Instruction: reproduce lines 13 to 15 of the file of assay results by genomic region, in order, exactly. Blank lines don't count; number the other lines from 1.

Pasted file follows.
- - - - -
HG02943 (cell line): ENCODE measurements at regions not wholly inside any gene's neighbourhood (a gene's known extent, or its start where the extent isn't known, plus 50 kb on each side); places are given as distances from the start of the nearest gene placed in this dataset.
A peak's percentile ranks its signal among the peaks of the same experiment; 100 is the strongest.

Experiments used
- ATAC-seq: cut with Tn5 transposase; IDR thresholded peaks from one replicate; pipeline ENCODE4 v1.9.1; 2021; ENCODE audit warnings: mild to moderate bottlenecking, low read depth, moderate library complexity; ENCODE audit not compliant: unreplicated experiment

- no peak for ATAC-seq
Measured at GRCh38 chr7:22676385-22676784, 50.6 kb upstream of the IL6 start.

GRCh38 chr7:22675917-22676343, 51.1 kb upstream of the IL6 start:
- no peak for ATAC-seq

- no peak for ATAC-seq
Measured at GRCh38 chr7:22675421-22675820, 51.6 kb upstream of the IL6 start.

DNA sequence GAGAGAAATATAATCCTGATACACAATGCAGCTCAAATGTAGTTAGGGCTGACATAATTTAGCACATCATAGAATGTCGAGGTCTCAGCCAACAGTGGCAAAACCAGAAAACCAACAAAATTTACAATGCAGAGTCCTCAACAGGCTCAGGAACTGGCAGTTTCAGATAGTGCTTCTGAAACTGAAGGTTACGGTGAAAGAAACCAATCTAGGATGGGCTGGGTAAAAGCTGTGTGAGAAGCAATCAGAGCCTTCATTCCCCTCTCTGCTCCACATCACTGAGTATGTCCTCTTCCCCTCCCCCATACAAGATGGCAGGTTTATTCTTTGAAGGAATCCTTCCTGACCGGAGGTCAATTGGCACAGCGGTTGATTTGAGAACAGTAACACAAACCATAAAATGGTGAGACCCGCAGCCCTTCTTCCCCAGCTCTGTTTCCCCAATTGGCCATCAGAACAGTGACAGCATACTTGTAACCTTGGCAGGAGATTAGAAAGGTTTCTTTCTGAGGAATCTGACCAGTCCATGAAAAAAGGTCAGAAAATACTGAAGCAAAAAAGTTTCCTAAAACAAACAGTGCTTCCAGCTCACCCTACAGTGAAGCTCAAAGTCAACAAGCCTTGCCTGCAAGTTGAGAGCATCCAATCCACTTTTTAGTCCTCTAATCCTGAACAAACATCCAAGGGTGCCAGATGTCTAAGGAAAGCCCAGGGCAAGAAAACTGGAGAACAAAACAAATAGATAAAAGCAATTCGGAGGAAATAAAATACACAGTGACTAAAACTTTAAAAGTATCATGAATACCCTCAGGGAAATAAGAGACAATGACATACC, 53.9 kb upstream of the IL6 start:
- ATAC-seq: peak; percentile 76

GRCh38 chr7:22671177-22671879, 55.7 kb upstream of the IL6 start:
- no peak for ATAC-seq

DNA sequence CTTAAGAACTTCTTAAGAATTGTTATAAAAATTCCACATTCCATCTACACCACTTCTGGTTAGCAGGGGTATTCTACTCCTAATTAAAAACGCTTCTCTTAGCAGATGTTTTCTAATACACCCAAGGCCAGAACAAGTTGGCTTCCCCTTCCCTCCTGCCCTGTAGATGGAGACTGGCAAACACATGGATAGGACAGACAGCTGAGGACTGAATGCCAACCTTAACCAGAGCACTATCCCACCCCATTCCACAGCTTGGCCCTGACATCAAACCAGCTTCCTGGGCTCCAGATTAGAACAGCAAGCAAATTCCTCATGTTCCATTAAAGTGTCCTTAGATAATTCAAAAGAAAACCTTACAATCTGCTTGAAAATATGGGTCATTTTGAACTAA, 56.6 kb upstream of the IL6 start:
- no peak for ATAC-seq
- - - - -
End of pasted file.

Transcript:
GRCh38 chr7:22671177-22671879, 55.7 kb upstream of the IL6 start:
- no peak for ATAC-seq

DNA sequence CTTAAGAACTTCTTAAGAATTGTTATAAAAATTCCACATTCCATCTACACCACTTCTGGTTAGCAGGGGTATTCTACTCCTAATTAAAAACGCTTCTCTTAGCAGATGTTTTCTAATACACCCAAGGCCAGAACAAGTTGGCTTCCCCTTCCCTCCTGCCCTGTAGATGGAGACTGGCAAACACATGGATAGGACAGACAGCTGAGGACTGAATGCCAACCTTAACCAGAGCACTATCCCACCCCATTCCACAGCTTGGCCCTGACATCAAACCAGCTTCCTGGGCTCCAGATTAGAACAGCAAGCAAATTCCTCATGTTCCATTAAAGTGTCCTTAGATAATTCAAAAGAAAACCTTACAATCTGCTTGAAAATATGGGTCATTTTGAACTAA, 56.6 kb upstream of the IL6 start: